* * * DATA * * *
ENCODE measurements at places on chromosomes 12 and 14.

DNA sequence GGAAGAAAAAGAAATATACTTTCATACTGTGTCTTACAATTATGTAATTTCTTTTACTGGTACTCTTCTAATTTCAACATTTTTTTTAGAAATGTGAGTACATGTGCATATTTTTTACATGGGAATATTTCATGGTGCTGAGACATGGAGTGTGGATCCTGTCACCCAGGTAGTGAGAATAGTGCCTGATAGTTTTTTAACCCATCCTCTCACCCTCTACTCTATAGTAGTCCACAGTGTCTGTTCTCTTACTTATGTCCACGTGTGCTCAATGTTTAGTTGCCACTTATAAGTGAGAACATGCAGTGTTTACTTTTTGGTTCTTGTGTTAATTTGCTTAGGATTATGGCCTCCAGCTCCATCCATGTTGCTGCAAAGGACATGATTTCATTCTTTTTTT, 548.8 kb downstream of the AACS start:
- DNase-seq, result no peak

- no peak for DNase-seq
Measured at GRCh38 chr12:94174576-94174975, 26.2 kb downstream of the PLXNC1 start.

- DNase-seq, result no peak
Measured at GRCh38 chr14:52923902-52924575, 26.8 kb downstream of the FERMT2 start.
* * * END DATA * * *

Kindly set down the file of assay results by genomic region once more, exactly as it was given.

ENCODE measurements at places on chromosomes 12 and 14.

DNA sequence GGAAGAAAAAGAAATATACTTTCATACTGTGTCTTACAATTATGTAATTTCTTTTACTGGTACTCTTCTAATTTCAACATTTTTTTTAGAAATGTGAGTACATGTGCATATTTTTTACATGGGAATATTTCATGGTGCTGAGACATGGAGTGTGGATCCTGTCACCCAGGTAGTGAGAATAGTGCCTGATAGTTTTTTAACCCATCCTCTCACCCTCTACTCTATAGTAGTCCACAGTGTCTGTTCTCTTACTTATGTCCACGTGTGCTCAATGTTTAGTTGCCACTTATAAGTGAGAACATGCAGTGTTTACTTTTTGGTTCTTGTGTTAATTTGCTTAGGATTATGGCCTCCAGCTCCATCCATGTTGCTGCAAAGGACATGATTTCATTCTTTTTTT, 548.8 kb downstream of the AACS start:
- DNase-seq, result no peak

- no peak for DNase-seq
Measured at GRCh38 chr12:94174576-94174975, 26.2 kb downstream of the PLXNC1 start.

- DNase-seq, result no peak
Measured at GRCh38 chr14:52923902-52924575, 26.8 kb downstream of the FERMT2 start.